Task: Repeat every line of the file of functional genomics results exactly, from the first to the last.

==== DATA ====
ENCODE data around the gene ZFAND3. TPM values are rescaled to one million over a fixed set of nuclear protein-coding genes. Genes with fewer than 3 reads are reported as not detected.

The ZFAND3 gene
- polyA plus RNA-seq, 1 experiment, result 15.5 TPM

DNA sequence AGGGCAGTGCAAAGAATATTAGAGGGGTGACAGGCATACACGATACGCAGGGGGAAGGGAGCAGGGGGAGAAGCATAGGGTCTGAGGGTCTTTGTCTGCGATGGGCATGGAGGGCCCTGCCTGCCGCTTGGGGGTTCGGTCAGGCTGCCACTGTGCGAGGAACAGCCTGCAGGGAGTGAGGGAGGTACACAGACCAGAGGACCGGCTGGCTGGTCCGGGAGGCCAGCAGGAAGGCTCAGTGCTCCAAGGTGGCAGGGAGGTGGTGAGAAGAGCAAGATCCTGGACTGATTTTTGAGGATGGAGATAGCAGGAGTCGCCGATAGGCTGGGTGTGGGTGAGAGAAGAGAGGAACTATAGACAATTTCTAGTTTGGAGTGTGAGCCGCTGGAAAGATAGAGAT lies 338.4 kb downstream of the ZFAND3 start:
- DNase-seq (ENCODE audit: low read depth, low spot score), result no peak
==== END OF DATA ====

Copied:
ENCODE data around the gene ZFAND3. TPM values are rescaled to one million over a fixed set of nuclear protein-coding genes. Genes with fewer than 3 reads are reported as not detected.

The ZFAND3 gene
- polyA plus RNA-seq, 1 experiment, result 15.5 TPM

DNA sequence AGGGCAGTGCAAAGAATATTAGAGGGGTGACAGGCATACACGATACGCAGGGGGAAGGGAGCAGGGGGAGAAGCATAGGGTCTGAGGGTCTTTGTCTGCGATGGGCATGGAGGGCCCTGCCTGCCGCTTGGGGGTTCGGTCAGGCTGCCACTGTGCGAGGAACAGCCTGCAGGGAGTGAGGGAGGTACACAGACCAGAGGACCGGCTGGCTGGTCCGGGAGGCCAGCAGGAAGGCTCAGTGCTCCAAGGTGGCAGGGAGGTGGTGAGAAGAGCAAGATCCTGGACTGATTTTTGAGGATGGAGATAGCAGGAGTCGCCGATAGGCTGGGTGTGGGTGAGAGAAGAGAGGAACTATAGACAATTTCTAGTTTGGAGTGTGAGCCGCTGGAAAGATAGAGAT lies 338.4 kb downstream of the ZFAND3 start:
- DNase-seq (ENCODE audit: low read depth, low spot score), result no peak